4 Reasons People with HIV Should Engage in Regular Exercise

Posted on: 7 November 2016

If you've been diagnosed with HIV, a proper exercise regime should be seen as part of your treatment strategy. As well as improving your mood, exercise comes with plenty of benefits, especially for anyone who is HIV-positive. Here are just four reasons why you should dust off your running shoes, pick up a gym membership, or pump up the tires on your bike.

1. Exercise May Improve Brain Functioning

One study published in the Journal of NeuroVirology has indicated that exercising on a regular basis can help prevent the neurocognitive impairments commonly associated with HIV. 335 HIV-positive participants took part in the experiment, which showed significantly reduced rates of neurocognitive impairment in those who had been physically active within the last three days. Tests measured various factors, such as memory and verbal fluency. Ultimately, participants who engaged in regular exercise were found to be half as likely to experience neurocognitive impairments.

2. Exercise Can Increase Muscle Mass

One of the things that people tend to worry about when they are first diagnosed with HIV is developing the thinner appearance that is often associated with the virus. There are many things that you can do to prevent this from happening, but exercising is one of the best. You'll be able to add muscle to your body, and the increased blood flow to all muscles will help reduce any loss of muscle mass.

3. Exercise Can Help Control Blood Sugars and Fats

Not all people with HIV experience increased levels of blood sugars and fats, but this is still a relatively common complication. Having higher levels of fats and sugars can increase your risk of developing further health problems, including heart disease and type 2 diabetes. Regular exercise helps control those fats and sugars by using them up through strenuous activity. One overview of numerous studies demonstrated that exercise is an effective way of improving the metabolic profile and fitness of people living with HIV and AIDs.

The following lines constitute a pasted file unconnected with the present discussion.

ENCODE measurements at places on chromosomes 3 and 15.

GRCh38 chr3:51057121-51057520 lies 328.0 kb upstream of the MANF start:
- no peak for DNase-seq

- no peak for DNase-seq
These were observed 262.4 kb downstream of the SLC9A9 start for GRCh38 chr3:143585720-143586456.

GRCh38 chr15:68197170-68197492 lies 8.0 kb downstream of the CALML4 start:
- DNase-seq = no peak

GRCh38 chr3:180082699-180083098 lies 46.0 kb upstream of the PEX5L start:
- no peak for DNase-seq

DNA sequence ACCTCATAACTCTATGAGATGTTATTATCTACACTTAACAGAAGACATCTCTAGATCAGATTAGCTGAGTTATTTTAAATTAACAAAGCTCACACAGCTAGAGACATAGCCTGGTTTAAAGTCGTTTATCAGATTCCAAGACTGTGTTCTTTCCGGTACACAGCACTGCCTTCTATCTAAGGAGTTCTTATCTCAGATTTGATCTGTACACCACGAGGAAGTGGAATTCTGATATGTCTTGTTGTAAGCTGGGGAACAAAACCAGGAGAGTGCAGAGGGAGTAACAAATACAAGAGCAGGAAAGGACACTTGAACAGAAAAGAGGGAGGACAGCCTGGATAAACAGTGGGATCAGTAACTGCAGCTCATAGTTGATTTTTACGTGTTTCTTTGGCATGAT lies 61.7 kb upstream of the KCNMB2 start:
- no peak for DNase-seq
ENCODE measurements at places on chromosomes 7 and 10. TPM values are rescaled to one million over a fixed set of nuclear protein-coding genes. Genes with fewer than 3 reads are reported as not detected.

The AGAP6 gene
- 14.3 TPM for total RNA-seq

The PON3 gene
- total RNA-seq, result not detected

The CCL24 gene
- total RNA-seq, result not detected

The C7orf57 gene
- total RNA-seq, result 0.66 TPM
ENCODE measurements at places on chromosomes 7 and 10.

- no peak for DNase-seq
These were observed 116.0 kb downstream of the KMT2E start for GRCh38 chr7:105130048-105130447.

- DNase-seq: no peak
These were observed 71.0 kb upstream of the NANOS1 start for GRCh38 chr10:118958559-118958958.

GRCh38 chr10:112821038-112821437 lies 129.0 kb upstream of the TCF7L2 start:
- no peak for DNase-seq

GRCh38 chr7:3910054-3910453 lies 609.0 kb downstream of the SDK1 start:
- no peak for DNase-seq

4. Exercise Might Prevent HIV Progressing to AIDs

There are many factors that influence how quickly HIV progresses to AIDs, but one study by the Department of Health and Environmental Control in South Carolina demonstrated that exercising regularly can help slow that progression. 156 HIV-positive and 259 HIV-negative men participated in an ongoing study, and it was ultimately found that exercising 3 to 4 times each week was associated with a slower progression to AIDS after one year.


Vaccination fact and figures

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